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Quist, Walz tussle over Farm Bill issue

ROCHESTER — Republican 1st District candidate Allen Quist told supporters on Wednesday that passing the proposed Farm Bill would be bad for the country.

"When will Washington stop spending money it doesn't have? Obviously, we need new management in order for that to take place," Quist told a half dozen people gathered at Rochester's Denny's restaurant to hear him speak.

The St. Peter farmer made stops in Mankato, Rochester and Winona to speak against the Farm Bill. He said his biggest beef with the proposal that 80 percent of it funds the federal food stamps program. Spending on that program has soared in recent years, and he said it's time the Farm Bill and food stamp program be put into two different bills.

"We need to be cutting government spending. Not inflating it. And this kind of spending is absolutely not an option," he said. "Look at the debt. Our backs are to wall and we can't continue to do that."

Campaign contrasts


Quist's position is in sharp contrast to that of his opponent, three-term DFL Congressman Tim Walz. At a news conference last week in Albert Lea, Walz was joined by representatives from the Minnesota Farm Bureau and Minnesota Farmers Union in calling for Congress to take a vote on the proposed five-year farm bill before the existing legislation expires in September.

In an interview on Wednesday, Walz said this Farm Bill has been in the works for two years and it is time to get it done.

"Sometimes, I'm not sure (Quist) is not running for president. This is a Congress that is based on compromise and we've done that. We've worked it out," he said. "It is certainly not a perfect bill, I can tell you what the premise that its built on has built the strongest agricultural economy we've ever seen."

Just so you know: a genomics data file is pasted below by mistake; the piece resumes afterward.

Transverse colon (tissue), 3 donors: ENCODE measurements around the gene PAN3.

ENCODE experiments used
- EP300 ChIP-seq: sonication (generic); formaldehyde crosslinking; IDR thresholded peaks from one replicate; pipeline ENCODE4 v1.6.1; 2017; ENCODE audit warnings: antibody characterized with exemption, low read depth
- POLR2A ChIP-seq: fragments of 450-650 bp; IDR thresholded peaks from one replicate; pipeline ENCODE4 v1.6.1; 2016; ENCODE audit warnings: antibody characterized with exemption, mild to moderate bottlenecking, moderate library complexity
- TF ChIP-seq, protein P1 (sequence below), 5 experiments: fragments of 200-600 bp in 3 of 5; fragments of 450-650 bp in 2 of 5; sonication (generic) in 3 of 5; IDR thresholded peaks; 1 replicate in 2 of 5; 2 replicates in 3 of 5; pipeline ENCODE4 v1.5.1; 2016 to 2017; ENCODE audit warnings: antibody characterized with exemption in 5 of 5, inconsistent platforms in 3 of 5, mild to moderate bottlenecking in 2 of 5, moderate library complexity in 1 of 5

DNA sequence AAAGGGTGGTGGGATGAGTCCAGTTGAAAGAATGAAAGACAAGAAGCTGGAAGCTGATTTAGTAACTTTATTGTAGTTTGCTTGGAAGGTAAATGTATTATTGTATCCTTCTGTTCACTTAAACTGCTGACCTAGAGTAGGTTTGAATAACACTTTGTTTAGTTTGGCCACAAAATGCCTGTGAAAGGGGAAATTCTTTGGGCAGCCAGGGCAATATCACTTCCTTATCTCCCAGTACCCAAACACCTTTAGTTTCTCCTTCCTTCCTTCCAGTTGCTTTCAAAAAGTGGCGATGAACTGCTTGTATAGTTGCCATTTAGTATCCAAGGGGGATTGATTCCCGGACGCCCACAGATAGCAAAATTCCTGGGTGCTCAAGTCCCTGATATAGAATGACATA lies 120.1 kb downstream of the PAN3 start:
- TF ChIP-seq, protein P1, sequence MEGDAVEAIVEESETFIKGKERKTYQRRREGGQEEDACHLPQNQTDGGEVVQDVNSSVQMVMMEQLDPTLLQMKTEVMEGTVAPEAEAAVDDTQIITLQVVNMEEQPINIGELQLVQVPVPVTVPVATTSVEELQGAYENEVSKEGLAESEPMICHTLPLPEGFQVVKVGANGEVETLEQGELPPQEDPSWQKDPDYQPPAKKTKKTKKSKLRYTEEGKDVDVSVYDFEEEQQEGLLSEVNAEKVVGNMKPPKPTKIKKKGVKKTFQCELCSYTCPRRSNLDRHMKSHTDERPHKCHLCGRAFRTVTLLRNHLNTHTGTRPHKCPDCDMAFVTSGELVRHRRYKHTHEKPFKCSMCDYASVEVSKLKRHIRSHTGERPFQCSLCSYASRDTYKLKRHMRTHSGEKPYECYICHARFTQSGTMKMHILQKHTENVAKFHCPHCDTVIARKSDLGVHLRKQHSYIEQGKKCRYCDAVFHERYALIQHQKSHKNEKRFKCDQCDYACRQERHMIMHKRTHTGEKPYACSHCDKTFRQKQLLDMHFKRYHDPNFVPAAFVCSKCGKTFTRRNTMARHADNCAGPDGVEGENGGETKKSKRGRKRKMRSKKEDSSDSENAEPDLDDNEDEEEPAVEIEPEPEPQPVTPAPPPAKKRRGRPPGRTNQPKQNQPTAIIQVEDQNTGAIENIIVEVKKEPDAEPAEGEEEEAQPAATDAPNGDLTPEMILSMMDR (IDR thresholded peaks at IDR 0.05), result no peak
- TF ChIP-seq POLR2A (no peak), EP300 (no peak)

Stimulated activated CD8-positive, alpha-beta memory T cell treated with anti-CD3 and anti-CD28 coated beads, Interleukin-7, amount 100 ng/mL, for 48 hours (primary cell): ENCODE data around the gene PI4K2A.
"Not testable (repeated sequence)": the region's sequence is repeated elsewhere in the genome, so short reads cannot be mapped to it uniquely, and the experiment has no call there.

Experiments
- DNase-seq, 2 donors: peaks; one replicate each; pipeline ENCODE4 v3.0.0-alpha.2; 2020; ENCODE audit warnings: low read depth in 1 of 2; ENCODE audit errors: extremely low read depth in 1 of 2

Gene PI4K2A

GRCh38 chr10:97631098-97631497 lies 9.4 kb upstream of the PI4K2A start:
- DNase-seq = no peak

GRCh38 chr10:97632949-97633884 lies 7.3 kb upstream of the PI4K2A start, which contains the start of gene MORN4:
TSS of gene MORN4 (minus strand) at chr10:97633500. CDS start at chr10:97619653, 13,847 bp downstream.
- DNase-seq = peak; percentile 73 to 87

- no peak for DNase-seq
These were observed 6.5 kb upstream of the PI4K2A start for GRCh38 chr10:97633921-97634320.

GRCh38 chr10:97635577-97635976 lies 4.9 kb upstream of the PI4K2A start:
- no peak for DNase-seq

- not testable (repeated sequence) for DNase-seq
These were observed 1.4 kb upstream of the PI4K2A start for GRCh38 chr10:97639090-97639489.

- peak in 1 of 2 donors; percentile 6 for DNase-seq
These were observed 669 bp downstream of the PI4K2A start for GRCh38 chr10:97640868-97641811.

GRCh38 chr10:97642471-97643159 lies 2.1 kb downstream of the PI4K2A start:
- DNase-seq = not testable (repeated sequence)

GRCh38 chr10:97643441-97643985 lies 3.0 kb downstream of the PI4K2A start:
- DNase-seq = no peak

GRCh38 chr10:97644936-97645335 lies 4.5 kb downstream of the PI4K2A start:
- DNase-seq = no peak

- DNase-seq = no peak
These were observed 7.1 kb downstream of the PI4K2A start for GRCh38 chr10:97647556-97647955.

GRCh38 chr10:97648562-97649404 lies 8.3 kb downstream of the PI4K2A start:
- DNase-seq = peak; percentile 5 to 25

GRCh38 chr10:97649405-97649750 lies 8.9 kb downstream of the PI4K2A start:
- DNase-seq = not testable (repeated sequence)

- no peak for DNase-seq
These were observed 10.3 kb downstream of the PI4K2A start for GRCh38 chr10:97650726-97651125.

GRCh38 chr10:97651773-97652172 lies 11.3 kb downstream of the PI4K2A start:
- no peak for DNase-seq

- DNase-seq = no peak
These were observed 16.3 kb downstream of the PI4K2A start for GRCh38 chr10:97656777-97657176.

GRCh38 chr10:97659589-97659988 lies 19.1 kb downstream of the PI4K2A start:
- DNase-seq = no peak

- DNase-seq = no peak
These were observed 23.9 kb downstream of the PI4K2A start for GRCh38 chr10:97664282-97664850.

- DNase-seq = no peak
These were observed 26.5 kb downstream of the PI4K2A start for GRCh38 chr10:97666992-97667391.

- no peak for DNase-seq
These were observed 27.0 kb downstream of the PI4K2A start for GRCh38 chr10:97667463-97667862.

Walz added that every major agricultural group, nutrition group and conservation group backs this proposed bill. It also helps move agricultural policy in the right direction by getting rid of direct payments to farmers in favor of crop insurance subsidies, he said.

But Quist argues that moving ahead on the bill will do more harm to farmers in the long run by perpetuating the nation's spending problems. He said he supports Republican vice presidential candidate Paul Ryan's proposal to turn over management of the food stamps program to the states and provide them with block grants. He added that he has concerns with the management of the current food stamp program, which rewards couples who choose to live together instead of get married.

Farm payments

After Quist wrapped up his press conference, the Walz campaign issued a press release questioning whether the Republican's real motivation for opposing the farm bill is that he will no longer receive direct payments from the plan. Since 1995, Quist has received more than $577,000 in farm subsidies.

"Watching out for his own pocketbook and not Minnesota farmers makes Quist a typical politician," said Walz campaign spokeswoman Sara Severs in a written statement.


Quist fired back saying he supports ending direct payments to farmers.

"Walz says he wants to have a discussion on the issues, and I come out with the issues and they engage in negative attacks," he said. "What is this? It looks like they are freaked out."

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